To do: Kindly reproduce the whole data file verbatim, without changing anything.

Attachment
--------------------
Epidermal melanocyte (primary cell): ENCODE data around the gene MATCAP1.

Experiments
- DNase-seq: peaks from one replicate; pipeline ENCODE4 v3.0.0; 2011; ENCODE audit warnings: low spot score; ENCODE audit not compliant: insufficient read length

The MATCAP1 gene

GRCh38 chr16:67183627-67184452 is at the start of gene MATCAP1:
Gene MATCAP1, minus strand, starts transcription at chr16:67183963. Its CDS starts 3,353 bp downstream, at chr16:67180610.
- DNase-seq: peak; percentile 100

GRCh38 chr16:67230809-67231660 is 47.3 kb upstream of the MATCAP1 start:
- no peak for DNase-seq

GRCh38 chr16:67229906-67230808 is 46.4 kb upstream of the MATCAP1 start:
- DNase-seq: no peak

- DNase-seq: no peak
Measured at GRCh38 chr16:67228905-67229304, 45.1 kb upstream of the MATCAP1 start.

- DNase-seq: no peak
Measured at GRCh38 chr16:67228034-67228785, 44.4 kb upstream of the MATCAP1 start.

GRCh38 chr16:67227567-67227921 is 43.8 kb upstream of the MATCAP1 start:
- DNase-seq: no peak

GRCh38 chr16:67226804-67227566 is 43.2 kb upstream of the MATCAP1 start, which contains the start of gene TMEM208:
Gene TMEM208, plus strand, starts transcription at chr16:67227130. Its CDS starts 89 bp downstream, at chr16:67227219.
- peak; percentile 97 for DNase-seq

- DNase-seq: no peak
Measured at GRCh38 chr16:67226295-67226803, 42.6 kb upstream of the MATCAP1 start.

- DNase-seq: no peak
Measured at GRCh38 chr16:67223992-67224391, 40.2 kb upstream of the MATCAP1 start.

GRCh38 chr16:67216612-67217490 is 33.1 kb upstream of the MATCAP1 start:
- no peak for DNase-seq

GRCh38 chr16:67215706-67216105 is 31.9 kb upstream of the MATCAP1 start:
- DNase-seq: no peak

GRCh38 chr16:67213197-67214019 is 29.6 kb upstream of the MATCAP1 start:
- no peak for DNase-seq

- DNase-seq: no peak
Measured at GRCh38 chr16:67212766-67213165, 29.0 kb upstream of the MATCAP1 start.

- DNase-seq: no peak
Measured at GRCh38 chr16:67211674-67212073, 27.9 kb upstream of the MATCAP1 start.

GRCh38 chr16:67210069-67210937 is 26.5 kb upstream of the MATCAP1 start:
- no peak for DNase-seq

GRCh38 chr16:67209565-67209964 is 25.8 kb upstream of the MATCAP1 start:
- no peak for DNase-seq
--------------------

Epidermal melanocyte (primary cell): ENCODE data around the gene MATCAP1.

Experiments
- DNase-seq: peaks from one replicate; pipeline ENCODE4 v3.0.0; 2011; ENCODE audit warnings: low spot score; ENCODE audit not compliant: insufficient read length

The MATCAP1 gene

GRCh38 chr16:67183627-67184452 is at the start of gene MATCAP1:
Gene MATCAP1, minus strand, starts transcription at chr16:67183963. Its CDS starts 3,353 bp downstream, at chr16:67180610.
- DNase-seq: peak; percentile 100

GRCh38 chr16:67230809-67231660 is 47.3 kb upstream of the MATCAP1 start:
- no peak for DNase-seq

GRCh38 chr16:67229906-67230808 is 46.4 kb upstream of the MATCAP1 start:
- DNase-seq: no peak

- DNase-seq: no peak
Measured at GRCh38 chr16:67228905-67229304, 45.1 kb upstream of the MATCAP1 start.

- DNase-seq: no peak
Measured at GRCh38 chr16:67228034-67228785, 44.4 kb upstream of the MATCAP1 start.

GRCh38 chr16:67227567-67227921 is 43.8 kb upstream of the MATCAP1 start:
- DNase-seq: no peak

GRCh38 chr16:67226804-67227566 is 43.2 kb upstream of the MATCAP1 start, which contains the start of gene TMEM208:
Gene TMEM208, plus strand, starts transcription at chr16:67227130. Its CDS starts 89 bp downstream, at chr16:67227219.
- peak; percentile 97 for DNase-seq

- DNase-seq: no peak
Measured at GRCh38 chr16:67226295-67226803, 42.6 kb upstream of the MATCAP1 start.

- DNase-seq: no peak
Measured at GRCh38 chr16:67223992-67224391, 40.2 kb upstream of the MATCAP1 start.

GRCh38 chr16:67216612-67217490 is 33.1 kb upstream of the MATCAP1 start:
- no peak for DNase-seq

GRCh38 chr16:67215706-67216105 is 31.9 kb upstream of the MATCAP1 start:
- DNase-seq: no peak

GRCh38 chr16:67213197-67214019 is 29.6 kb upstream of the MATCAP1 start:
- no peak for DNase-seq

- DNase-seq: no peak
Measured at GRCh38 chr16:67212766-67213165, 29.0 kb upstream of the MATCAP1 start.

- DNase-seq: no peak
Measured at GRCh38 chr16:67211674-67212073, 27.9 kb upstream of the MATCAP1 start.

GRCh38 chr16:67210069-67210937 is 26.5 kb upstream of the MATCAP1 start:
- no peak for DNase-seq

GRCh38 chr16:67209565-67209964 is 25.8 kb upstream of the MATCAP1 start:
- no peak for DNase-seq